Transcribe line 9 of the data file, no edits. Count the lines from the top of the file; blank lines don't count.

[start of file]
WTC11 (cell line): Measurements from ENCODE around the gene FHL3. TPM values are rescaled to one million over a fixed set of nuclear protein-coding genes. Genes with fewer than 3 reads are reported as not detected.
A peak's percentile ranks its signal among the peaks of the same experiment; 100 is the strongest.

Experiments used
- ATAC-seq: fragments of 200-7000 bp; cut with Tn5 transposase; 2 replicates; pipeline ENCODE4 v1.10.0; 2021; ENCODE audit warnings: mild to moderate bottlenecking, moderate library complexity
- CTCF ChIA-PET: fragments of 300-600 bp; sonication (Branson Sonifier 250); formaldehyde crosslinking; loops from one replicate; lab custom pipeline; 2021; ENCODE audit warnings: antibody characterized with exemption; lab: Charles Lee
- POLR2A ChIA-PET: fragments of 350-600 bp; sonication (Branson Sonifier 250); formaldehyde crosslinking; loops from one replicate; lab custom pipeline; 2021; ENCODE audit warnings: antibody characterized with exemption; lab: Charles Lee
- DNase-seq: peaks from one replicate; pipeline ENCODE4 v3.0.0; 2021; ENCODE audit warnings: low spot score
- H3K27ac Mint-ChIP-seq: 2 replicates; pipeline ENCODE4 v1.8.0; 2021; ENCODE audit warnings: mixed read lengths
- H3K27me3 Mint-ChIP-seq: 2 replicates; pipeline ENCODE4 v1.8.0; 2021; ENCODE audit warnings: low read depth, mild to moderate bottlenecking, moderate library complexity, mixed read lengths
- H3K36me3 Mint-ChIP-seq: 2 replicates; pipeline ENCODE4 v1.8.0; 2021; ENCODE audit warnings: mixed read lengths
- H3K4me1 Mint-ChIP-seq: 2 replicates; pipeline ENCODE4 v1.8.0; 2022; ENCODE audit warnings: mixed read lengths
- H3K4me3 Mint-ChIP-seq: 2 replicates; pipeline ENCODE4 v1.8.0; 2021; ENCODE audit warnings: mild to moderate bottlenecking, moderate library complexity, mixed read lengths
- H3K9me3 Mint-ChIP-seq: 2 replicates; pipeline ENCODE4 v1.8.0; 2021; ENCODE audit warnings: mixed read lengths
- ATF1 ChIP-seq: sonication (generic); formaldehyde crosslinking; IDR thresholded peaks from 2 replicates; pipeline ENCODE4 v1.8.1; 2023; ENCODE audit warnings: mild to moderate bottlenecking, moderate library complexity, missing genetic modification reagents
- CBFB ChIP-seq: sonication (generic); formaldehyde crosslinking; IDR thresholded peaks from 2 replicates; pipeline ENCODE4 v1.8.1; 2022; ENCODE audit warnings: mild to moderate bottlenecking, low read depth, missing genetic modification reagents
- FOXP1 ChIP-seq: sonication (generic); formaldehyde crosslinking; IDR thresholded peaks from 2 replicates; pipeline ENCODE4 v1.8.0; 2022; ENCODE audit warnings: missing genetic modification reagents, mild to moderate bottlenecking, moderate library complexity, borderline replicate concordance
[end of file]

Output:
- H3K27me3 Mint-ChIP-seq: 2 replicates; pipeline ENCODE4 v1.8.0; 2021; ENCODE audit warnings: low read depth, mild to moderate bottlenecking, moderate library complexity, mixed read lengths